My Favorite Tournament


National Grass Court Championships

Every fall I get the opportunity to experience playing on a grass tennis court. My memories of playing on the grass started when I was 37 when I got to play at Forest Hills. Never having set foot on a grass court I had no idea what to expect. Little did I know that when I played that tournament in  1985, I would find a surface that suited my game perfectly. I walked on the grass and felt a connection that launched me into levels I never dreamed of achieving. The grass suited my skills. I felt totally at home on it. Others complained of the difficulty maintaining footing, the bad bounces, the low bounce, challenge in changing direction. For me, each of those challenges seemed made for my style. 

I had my first great win against a top Eastern player, Joe Bouquin, at that tournament. It opened my belief that I could play with the top players. I had found the equalizer and started to get good results. Three years later I had won my first National title, the 35 and over Grass. Less than a year later I had won the National 40 and over Grass. Over the years I had most of my best wins on this surface, including the World Championships and seven more National singles titles.

I come into this year’s event defending the 70 and over singles and doubles titles. 

And this is why I had so much difficulty beginning to write. I usually begin to write about a tournament nearly a month before it starts. I write about my training, about what I am focused on, the details of my game and my mental state begins to come together. Writing has always been my best pre tournament training. I get a sense of where I am at in my process.

But this time I couldn’t get myself to write until tonight, the night before my opening matches. I would start to write but didn’t like where I was at. I didn’t like the thoughts that were rolling around my brain.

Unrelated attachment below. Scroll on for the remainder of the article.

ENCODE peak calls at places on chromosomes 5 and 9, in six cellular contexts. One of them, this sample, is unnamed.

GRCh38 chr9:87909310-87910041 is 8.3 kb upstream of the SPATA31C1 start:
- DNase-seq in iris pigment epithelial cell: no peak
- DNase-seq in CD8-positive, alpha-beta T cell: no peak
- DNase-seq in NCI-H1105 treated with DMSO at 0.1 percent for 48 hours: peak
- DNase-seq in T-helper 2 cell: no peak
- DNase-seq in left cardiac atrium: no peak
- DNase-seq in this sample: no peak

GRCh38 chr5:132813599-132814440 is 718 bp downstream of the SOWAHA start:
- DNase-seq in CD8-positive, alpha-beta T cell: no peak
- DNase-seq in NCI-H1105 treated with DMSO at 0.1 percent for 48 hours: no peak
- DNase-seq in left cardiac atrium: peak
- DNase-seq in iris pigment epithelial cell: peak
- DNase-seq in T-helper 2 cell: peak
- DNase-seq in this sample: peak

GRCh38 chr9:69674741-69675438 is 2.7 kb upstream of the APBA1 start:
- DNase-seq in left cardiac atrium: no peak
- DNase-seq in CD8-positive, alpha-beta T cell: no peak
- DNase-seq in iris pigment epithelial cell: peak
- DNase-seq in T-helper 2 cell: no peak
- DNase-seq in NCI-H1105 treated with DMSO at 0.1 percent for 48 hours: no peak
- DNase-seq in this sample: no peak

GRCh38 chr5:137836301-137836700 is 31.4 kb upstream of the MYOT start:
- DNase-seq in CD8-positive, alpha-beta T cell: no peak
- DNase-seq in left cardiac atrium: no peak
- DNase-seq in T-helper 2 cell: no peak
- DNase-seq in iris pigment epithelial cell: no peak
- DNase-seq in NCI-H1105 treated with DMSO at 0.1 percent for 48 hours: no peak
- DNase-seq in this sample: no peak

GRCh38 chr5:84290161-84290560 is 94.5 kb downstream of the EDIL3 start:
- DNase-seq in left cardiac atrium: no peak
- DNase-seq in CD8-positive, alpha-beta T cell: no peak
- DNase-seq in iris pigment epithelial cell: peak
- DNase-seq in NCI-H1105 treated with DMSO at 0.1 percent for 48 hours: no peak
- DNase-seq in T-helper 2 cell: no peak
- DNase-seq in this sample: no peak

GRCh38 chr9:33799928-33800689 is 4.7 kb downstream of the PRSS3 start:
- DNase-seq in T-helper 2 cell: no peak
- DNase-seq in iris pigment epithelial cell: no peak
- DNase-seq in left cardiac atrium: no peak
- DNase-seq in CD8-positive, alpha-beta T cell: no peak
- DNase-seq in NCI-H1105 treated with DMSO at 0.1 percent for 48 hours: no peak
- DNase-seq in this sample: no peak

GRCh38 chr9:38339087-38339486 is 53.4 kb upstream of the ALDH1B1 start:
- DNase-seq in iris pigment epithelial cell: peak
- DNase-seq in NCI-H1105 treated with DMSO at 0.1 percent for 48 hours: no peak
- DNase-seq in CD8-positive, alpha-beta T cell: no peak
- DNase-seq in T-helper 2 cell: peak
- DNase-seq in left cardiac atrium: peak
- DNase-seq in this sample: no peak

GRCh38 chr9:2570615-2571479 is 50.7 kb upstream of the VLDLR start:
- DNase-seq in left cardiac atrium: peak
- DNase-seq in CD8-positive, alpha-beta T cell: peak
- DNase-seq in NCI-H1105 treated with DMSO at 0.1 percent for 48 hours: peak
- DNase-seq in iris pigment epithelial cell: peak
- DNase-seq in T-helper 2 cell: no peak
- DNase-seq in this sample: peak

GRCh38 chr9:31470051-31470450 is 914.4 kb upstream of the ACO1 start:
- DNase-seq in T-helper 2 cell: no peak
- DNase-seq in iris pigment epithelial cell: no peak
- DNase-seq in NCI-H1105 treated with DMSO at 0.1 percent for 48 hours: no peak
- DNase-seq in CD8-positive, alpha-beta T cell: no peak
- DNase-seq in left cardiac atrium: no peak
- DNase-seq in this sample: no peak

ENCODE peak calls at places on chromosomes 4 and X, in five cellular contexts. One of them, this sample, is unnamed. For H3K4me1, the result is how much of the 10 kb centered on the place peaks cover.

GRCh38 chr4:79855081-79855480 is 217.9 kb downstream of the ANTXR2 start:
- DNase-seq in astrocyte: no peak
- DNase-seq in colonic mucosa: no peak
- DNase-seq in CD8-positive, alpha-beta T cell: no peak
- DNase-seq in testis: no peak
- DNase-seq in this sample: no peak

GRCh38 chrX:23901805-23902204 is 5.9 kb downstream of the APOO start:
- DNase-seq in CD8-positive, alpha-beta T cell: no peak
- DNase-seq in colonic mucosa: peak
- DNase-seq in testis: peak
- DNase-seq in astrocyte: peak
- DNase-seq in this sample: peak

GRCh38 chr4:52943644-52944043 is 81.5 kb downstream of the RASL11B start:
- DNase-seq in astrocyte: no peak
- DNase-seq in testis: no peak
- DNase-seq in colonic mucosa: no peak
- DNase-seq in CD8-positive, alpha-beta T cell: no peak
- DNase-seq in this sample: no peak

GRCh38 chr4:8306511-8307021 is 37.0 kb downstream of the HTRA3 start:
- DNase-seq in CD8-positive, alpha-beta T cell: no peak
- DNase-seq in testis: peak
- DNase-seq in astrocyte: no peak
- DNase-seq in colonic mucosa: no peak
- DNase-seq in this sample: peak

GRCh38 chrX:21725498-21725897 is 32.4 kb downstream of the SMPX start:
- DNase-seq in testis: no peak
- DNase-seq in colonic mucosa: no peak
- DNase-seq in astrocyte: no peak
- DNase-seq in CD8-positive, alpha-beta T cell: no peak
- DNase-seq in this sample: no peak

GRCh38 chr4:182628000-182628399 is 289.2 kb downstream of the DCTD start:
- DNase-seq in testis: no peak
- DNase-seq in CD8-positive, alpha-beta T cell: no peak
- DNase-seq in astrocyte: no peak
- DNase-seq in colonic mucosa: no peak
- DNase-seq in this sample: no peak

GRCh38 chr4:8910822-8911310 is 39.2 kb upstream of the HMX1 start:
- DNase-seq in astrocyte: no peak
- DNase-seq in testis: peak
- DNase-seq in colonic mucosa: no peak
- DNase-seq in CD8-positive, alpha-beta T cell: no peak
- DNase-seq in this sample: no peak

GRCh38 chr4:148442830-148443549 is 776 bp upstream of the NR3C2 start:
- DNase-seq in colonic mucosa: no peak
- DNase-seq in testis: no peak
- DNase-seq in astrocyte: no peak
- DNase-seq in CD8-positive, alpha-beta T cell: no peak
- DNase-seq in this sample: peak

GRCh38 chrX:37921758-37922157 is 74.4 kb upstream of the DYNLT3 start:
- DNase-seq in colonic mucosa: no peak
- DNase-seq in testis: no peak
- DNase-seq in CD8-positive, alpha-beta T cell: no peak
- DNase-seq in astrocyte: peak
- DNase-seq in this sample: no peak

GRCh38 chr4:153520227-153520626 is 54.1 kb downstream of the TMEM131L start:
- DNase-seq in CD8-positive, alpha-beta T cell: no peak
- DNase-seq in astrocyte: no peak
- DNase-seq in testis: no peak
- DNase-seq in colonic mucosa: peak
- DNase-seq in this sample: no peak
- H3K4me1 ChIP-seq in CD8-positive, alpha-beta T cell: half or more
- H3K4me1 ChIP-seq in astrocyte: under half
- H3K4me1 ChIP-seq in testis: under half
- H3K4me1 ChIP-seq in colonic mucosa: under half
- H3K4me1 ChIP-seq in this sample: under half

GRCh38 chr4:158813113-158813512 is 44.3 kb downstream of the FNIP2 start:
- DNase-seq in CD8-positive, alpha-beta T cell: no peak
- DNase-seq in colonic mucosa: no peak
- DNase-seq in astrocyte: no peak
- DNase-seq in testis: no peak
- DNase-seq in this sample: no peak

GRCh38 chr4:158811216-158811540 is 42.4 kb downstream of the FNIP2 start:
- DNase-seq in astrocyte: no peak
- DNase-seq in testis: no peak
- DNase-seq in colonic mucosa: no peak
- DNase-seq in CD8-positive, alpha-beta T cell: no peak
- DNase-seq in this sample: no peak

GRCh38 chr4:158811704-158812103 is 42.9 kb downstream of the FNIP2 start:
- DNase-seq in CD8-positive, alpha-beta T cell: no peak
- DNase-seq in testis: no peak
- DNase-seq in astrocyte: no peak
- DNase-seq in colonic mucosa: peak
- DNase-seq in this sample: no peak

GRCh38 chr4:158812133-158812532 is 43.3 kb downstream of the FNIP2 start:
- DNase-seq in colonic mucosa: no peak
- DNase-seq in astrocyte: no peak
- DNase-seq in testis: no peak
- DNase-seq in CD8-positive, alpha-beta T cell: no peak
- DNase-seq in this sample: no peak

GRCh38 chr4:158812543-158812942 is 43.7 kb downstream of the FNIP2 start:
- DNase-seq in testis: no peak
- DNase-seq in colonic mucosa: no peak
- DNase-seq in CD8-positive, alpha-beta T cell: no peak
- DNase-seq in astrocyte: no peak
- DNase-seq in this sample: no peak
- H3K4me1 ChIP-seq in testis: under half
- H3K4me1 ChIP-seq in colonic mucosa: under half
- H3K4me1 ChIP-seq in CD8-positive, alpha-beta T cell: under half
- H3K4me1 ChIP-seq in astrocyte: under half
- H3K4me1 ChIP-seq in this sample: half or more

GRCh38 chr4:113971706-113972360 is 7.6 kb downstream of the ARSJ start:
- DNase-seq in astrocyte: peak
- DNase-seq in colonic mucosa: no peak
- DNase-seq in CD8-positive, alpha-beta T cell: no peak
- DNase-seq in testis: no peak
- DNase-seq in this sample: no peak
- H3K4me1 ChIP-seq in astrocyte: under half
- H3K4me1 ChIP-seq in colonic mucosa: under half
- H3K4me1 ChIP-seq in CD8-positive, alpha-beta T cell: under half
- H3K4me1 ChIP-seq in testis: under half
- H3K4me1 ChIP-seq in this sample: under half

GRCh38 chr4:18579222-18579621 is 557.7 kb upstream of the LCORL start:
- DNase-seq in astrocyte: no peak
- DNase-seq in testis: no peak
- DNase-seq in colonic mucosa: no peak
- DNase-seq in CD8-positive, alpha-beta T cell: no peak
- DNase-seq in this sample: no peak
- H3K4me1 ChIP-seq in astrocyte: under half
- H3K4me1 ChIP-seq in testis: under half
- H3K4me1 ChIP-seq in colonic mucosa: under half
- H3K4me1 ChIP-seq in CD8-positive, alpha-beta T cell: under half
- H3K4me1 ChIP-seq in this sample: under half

Thoughts of pressure to repeat my past successes. Feelings of overconfidence based on the past. I couldn’t shake them. I felt that writing about them might make them more powerful.

But as I wrote about these thoughts tonight I am reminded that thoughts are not truths. They are more often just manifestations of my emotions. Worry. Fear. Doubt. Worry that I might lose. Fear that I won’t play well. Doubt in my own ability. Yes, I feel those emotions.

I write and it allows me to challenge these thoughts. It frees me up from being controlled by the thoughts. I see the thoughts as the chaos of my mind. Not true. Just random. I think to myself, tonight, “Of all the thoughts that are in my consciousness, look at the ones that I have chosen to focus on. What about that thoughts of how well I have prepared. The work on and off the court that has brought met to a level of readiness to compete.” 

By writing I can see that I have a choice about where to put my focus. 

Tonight I choose to focus on my feelings of belief in myself. I can truly feel that my effort to compete with all I have is more important than the results. I can think of my mental strength that I have honed for so many years. I can bring my attention to my process. 

I can choose to commit to my mission as I have done for so many years. This mission has been good to me for when i am executing my mission I always walk away from the court knowing I have won.

My mission has remained the same for many years: 

To play, in competition, at the high end of my skill and talent. To love the competition more than I love to win and to accept whatever the outcome with dignity and class. To compete in the moment, avoiding past and future tripping. To compete for each point. To compete with effortless effort. To be non judgmental of myself. To enjoy myself. To be enthusiastic. To be forgiving of myself for my inability to achieve perfection. To see the perceived pressure moments as the sweetest moments. To have every match be an experience where I grow as a player and a person. 

I am ready. 

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